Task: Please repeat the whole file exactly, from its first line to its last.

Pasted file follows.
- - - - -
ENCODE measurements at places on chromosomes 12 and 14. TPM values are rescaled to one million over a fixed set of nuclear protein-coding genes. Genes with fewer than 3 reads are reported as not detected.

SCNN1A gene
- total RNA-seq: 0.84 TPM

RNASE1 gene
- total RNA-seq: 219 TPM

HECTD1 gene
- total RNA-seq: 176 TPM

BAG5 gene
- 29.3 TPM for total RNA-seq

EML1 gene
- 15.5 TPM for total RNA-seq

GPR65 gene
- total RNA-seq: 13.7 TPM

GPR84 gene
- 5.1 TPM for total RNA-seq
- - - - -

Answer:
ENCODE measurements at places on chromosomes 12 and 14. TPM values are rescaled to one million over a fixed set of nuclear protein-coding genes. Genes with fewer than 3 reads are reported as not detected.

SCNN1A gene
- total RNA-seq: 0.84 TPM

RNASE1 gene
- total RNA-seq: 219 TPM

HECTD1 gene
- total RNA-seq: 176 TPM

BAG5 gene
- 29.3 TPM for total RNA-seq

EML1 gene
- 15.5 TPM for total RNA-seq

GPR65 gene
- total RNA-seq: 13.7 TPM

GPR84 gene
- 5.1 TPM for total RNA-seq